Patients waiting more than three years for specialist care in Hong Kong, as doctors call for new department to manage public-private sector relationship
- Association of Private Medical Specialists wants government to create new medical aid department
- Survey of 200 professionals finds poor working conditions and long hours causing doctors to quit Hospital Authority
Private doctors want the government to create a new department to manage their cooperation with public hospitals and shorten waiting times for specialists services, which for some patients in Hong Kong is now more than three years.
A study conducted last month by the Association of Private Medical Specialists of Hong Kong also highlighted the frustration doctors faced in the public sector, citing an unsatisfactory work environment and lack of time as reasons for leaving the Hospital Authority.
According to Dr Samuel Kwok Po-yin, the association’s president, hospital congestion, long working hours and a lack of doctors all contributed to problems faced by the medical sector in the city.
“The biggest problem in the medical sector is the waiting time for stable new case bookings at specialist outpatient clinics,” Kwok said.
According to data the authority released in March, in the worst-case scenario, patients in a stable condition had to wait up to 181 weeks, or more than 3½ years, for their first appointment at specialist outpatient clinics in Hong Kong Island West.
“The long waiting times faced by the general public are unacceptable in terms of service quality and patient safety, and shows the functional imbalance of the public health system,” Kwok said.
Some 200 association members who had resigned from the authority were questioned for the study, and 144, or about 73 per cent, listed inadequate time with patients as the reason for leaving. Nearly half pointed to a lack of job satisfaction, while 93, or 47 per cent, cited unsympathetic superiors.
“Specialist doctors should spend at least 20 minutes with their patients. Those seeking specialist care often have complicated [medical] problems,” said Dr Marco Ho Hok-kung, a specialist in paediatric immunology and infectious diseases.
Many specialists in the public sector only spend between five and 10 minutes with each patient, which is less than half of the suitable time, according to Ho.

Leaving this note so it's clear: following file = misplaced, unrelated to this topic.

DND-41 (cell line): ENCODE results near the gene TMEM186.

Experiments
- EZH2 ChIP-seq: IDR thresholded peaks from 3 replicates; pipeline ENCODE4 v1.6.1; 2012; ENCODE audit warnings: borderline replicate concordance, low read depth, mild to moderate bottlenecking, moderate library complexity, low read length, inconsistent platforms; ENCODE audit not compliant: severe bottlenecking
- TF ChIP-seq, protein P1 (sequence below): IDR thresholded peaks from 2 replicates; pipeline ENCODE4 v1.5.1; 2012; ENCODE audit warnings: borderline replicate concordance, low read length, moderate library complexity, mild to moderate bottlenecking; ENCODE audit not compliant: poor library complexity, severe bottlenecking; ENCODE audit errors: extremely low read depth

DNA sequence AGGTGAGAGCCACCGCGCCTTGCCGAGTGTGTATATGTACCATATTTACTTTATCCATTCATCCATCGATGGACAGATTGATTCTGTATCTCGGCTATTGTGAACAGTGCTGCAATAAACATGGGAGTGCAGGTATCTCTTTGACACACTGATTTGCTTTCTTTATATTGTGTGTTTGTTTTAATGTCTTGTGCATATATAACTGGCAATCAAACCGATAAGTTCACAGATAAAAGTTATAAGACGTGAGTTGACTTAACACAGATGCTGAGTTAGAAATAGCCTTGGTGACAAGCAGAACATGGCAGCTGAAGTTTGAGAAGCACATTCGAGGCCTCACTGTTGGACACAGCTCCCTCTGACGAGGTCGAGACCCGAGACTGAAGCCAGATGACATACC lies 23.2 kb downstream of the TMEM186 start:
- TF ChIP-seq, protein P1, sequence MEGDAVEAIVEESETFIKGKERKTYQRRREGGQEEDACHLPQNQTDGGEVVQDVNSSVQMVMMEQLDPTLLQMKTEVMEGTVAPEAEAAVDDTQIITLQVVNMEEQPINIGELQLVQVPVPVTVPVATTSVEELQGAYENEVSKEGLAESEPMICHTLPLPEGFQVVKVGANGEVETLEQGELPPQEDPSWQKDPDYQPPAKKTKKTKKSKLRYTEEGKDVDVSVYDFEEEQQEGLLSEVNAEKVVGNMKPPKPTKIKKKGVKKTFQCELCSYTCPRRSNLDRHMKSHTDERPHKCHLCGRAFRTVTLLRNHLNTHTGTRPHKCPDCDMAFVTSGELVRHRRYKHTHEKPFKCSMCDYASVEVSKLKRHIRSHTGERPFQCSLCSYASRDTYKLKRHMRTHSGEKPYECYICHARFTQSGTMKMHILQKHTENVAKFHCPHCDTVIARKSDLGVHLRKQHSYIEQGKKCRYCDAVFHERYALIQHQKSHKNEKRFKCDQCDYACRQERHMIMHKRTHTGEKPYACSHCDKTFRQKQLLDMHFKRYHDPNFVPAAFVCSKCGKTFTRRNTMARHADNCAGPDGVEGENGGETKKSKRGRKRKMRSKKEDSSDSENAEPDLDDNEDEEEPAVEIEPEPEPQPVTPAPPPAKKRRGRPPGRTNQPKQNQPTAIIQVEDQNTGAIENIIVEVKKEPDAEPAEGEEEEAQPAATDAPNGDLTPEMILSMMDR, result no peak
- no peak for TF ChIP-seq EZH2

“Private medical specialists allocate at least 20 minutes to their patients even if they’re busy,” he said. “[Patients] shouldn’t accept a drop in quality because they’re receiving specialist care at a public hospital.”
The proposed medical aid department would be separate from the authority, and would include a mechanism to facilitate private and public outpatient services to shorten waiting times.
Under the proposal, patients waiting at public hospitals can be referred to private hospitals for consultation, suggesting that the government could offer patients a certain level of subsidies.
Details such as which patients would be chosen, and the price they would pay for the services, could be discussed by the public, according to Kwok.
Kwok said that of the around 10,000 doctors in Hong Kong, half of them were in the public sector and handled 90 per cent of patients in the city, while the other half in the private sector only handled 10 per cent.
The proposal was submitted to the Food and Health Bureau on Wednesday, and in response, the bureau said it “welcomed stakeholders to make suggestions on enhancing public-private collaboration”.
A spokesman for the authority said it would consider any public-private partnership proposals prudently. Factors such as whether the proposals would cause a mass exodus of public doctors would be considered, the spokesman added.
Separately, Kwok said the deal signed off by the Medical Council on Wednesday to waive the local internship for overseas doctors would not help patients waiting in line at public hospitals, as the addition of the limited number of new doctors would not resolve the imbalance.
However, Kwok said his association was not against the deal.
Dr David Lam Tzit-yuen, vice-president of the Medical Association, said the deal might result in the hiring of overseas doctors lacking local clinical experience to practise in Hong Kong.
“Internships are compulsory for fresh graduates from medical schools around the world,” Lam said in a radio interview. “Clinical experience obtained through internships vary from place to place, for example on how to handle patients and how to make a prescription.
“But, if one has become a specialist, he or she might be focusing on public policy or policy research, instead of treating patients. There are people like these even among the senior management of Hong Kong’s Hospital Authority.”
Dr Ho Chung-ping, president of the Medical Association, estimated that some 30 overseas doctors would be attracted to Hong Kong as a result.
Additional reporting by Su Xinqi